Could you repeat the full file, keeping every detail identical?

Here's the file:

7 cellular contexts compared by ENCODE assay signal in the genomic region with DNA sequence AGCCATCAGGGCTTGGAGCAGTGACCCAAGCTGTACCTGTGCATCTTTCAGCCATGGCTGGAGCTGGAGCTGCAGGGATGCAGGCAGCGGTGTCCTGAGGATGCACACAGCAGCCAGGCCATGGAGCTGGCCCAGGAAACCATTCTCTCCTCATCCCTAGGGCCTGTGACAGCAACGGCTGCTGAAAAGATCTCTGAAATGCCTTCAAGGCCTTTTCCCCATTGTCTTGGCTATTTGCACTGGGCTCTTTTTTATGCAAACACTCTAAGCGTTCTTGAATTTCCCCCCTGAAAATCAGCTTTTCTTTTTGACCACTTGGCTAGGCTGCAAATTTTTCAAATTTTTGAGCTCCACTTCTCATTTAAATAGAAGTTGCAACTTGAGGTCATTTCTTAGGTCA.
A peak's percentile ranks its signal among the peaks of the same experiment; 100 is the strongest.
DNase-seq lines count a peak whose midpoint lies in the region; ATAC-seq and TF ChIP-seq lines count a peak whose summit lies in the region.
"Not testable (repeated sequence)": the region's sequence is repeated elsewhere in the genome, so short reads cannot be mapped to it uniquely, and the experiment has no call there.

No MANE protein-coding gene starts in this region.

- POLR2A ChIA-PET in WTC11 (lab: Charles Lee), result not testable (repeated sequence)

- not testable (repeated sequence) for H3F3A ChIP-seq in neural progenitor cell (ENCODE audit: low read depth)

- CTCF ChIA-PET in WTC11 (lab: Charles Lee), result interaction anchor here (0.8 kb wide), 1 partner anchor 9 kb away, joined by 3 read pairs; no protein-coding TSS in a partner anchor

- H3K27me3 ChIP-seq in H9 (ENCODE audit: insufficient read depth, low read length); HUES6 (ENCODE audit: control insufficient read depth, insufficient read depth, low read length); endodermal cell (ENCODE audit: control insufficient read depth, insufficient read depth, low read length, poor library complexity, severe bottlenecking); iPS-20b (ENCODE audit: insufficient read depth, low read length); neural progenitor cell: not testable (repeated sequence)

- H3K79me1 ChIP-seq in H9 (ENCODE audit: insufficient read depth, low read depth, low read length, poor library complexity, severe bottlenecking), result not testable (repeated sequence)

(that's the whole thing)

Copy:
7 cellular contexts compared by ENCODE assay signal in the genomic region with DNA sequence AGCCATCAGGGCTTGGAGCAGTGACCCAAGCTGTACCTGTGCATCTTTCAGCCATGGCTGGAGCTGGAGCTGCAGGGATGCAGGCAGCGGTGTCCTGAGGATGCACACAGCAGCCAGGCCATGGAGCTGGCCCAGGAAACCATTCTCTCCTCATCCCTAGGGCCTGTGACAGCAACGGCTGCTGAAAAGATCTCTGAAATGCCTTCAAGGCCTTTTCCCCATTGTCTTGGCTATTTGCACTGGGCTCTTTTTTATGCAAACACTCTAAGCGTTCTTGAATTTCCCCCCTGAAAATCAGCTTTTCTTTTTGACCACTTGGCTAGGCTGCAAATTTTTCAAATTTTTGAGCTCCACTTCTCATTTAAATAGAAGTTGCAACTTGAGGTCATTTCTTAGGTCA.
A peak's percentile ranks its signal among the peaks of the same experiment; 100 is the strongest.
DNase-seq lines count a peak whose midpoint lies in the region; ATAC-seq and TF ChIP-seq lines count a peak whose summit lies in the region.
"Not testable (repeated sequence)": the region's sequence is repeated elsewhere in the genome, so short reads cannot be mapped to it uniquely, and the experiment has no call there.

No MANE protein-coding gene starts in this region.

- POLR2A ChIA-PET in WTC11 (lab: Charles Lee), result not testable (repeated sequence)

- not testable (repeated sequence) for H3F3A ChIP-seq in neural progenitor cell (ENCODE audit: low read depth)

- CTCF ChIA-PET in WTC11 (lab: Charles Lee), result interaction anchor here (0.8 kb wide), 1 partner anchor 9 kb away, joined by 3 read pairs; no protein-coding TSS in a partner anchor

- H3K27me3 ChIP-seq in H9 (ENCODE audit: insufficient read depth, low read length); HUES6 (ENCODE audit: control insufficient read depth, insufficient read depth, low read length); endodermal cell (ENCODE audit: control insufficient read depth, insufficient read depth, low read length, poor library complexity, severe bottlenecking); iPS-20b (ENCODE audit: insufficient read depth, low read length); neural progenitor cell: not testable (repeated sequence)

- H3K79me1 ChIP-seq in H9 (ENCODE audit: insufficient read depth, low read depth, low read length, poor library complexity, severe bottlenecking), result not testable (repeated sequence)